The night Carl died is a story I rarely share. However, October is National Pedestrian Safety Month. It’s time I tell my story. 

I was walking back from a hike along Eagle Creek near my home recently. As I entered the housing addition where I live, I noticed a group of young teen boys walking in the street, on the right or traffic side of the road. I asked if I could chat with them, and they came over to the sidewalk with me. I explained that there were a lot of drivers that drove on this road both too fast and distracted. I’d seen them too often, and that having their backs to traffic was dangerous. I also suggested they use the sidewalks. The boys politely thanked me and used the sidewalk. 

When I got home, I told my wife about this and said I don’t know why these boys on the street bothered me so much. She looked at me and said, “You know why, remember?” I did. 

A Sock Hop 

It was the winter of 1967; I was 16 years old, soon to be 17. There was a sock hop at the Junior High gym. If you don’t know what a sock hop was, it was a dance on a gymnasium floor where everyone took off their shoes to avoid damaging the gym floor. We hopped in our socks. 

After the game, I gave a ride home to my girlfriend, who sat in the passenger seat of my mom’s 1965 Mustang, and my cheerleader sister with two more cheerleaders in the back seat. 

There was a bit of snow on the windshield, so after starting the car, I stepped out to scrape off the windshield. Randy N. came over to help. He wanted to say high to the cheerleaders. 

The Night Carl Died

Only a few blocks away on Thompson Road, a two-lane unlighted road, suddenly there was a load boom. My girlfriend screamed that the windshield on her side was smashed. I thought I must have hit a falling tree limb or something. 

When I got out of the car, Randy N. frantically told me it was Carl. I had hit Carl with my car. Randy, Carl, and one other were walking home from the dance. They all wore blue jeans and dark blue letter sweaters. I didn’t see them. Carl had been thrown to the side of the road in some bushes and weeds. Although he was breathing, the left side of his skull was gone. His brain was exposed. He died at the hospital. 

How Often Does this Happen? 

“Nearly 8,000 pedestrians were killed on our nation’s roads in crashes involving a motor vehicle in 2021.1 That’s about one death every 66 minutes. One in six people who died in crashes in 2021 were pedestrians. There were also an estimated 104,000 emergency department visits of pedestrians treated for non-fatal crash-related injuries in 2020.” — Centers for Disease Control and Prevention (CDC)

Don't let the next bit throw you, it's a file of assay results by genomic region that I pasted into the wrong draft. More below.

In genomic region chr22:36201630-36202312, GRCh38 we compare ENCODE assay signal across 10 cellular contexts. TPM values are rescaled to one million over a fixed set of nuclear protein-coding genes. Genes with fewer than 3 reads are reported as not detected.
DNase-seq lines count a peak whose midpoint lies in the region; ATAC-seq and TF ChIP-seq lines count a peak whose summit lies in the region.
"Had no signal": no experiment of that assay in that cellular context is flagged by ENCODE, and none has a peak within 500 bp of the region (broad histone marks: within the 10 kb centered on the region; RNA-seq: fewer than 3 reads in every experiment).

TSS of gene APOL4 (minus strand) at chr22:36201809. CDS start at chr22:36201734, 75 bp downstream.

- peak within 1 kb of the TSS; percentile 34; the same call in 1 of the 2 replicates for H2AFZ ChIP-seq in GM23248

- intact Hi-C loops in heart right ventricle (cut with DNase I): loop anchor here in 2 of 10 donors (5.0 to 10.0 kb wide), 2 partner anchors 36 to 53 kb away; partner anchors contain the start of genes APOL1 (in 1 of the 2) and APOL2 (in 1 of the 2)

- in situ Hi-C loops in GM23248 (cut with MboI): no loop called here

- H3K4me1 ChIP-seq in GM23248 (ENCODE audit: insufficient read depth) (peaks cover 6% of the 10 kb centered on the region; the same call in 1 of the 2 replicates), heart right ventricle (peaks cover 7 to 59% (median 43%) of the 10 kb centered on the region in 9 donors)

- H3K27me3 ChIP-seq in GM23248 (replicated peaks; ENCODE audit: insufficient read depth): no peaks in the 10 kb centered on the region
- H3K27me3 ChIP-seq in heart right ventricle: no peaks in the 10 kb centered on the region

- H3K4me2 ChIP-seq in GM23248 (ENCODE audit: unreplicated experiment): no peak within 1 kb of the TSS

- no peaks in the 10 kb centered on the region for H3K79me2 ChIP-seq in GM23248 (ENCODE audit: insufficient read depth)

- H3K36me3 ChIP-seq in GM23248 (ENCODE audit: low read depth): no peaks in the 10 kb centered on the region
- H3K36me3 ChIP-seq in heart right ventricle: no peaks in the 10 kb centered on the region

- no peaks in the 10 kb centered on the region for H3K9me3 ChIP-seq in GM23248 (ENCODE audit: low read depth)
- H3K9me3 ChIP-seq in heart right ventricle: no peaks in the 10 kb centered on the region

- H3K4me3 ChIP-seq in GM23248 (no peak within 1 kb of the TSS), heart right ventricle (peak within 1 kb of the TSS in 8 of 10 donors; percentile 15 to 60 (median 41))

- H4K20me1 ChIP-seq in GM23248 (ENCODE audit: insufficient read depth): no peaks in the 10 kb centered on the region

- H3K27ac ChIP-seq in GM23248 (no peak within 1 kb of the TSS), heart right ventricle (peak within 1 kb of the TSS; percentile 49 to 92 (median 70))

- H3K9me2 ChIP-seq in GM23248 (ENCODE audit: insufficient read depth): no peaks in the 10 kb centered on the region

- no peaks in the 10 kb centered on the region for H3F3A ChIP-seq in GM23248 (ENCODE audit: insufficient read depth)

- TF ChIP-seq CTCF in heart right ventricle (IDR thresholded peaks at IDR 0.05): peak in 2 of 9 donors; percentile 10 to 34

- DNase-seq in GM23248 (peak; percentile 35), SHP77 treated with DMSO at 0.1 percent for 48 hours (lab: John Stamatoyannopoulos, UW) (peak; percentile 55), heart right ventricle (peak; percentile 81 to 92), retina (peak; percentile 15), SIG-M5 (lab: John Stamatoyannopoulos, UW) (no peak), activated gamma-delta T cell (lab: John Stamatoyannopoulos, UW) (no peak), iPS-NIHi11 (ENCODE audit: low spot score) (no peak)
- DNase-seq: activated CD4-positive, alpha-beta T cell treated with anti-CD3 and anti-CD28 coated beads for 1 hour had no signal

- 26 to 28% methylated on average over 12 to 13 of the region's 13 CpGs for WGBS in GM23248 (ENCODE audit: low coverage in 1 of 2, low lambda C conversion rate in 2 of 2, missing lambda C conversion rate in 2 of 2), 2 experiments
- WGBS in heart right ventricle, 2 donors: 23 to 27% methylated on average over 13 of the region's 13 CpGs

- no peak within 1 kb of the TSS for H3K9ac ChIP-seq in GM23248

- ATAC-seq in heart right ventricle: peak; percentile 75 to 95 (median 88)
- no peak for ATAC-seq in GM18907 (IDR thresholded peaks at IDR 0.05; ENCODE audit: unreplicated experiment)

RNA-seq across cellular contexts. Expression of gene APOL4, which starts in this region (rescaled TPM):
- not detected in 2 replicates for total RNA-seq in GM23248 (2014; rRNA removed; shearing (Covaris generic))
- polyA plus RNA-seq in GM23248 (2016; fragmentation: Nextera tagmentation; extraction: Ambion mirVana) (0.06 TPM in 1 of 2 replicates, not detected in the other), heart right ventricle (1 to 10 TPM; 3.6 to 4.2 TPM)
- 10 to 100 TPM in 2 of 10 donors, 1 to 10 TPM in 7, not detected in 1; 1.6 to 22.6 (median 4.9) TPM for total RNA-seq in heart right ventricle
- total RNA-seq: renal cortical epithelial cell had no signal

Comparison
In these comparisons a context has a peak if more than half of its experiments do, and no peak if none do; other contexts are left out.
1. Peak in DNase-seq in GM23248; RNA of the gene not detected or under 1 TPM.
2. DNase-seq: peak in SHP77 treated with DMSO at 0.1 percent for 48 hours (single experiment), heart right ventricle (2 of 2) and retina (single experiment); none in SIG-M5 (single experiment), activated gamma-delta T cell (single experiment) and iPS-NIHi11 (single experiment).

To this day, it’s difficult for me to talk about it. Surely, there was something I could’ve done or done differently. 

Here’s What I Can Do. 


Drivers, be aware of what’s in the road. Please don’t drive distracted, especially in areas where there could be pedestrians. Slow down! Every day, I drive through 25 MPH school zones with flashing yellow lights and get passed by drivers. I’ve even had drivers angry with me for driving 25. 

My neighborhood is quiet, with wonderful neighbors, but too many people drive too fast. They also run stop signs. Twenty years ago, my wife petitioned the city for a stop sign on the main drag. The city installed two. On my walks to and from the creek, I pass by one of the stop signs. Over a week, I counted 100 cars at the stop sign, of which 88 ran the sign. Yes, most slowed down, but some didn’t reduce their speed. 

If you drive a tall truck or SUV, you may not be able to see what’s on the road directly beside or in front of you, so please drive ahead. 


Please do not walk in the road with the traffic. If there is a sidewalk, use it, and if there is no sidewalk, walk against the traffic so you can see what’s coming. 

And please don’t walk on the road distracted. Just last week in downtown Indy, I stopped to let a pedestrian, staring at their phone, cross the street against the light. What if I’d been on my phone? 

We Can All Do More 

“Pedestrian Safety Month shouldn’t just be about observance; it should be about action. Smart Growth America and the National Complete Streets Coalition have long raised our voices for safer streets, and we have followed that up with action by supporting quick build demonstrations, training local champions, and providing important policy guidance to jurisdictions.” — Ready for Action: National Pedestrian Safety Month 

I cried as I wrote this. I hope you never experience the night Carl died. Please stay safe. 

Photo by José de Azpiazu on Unsplash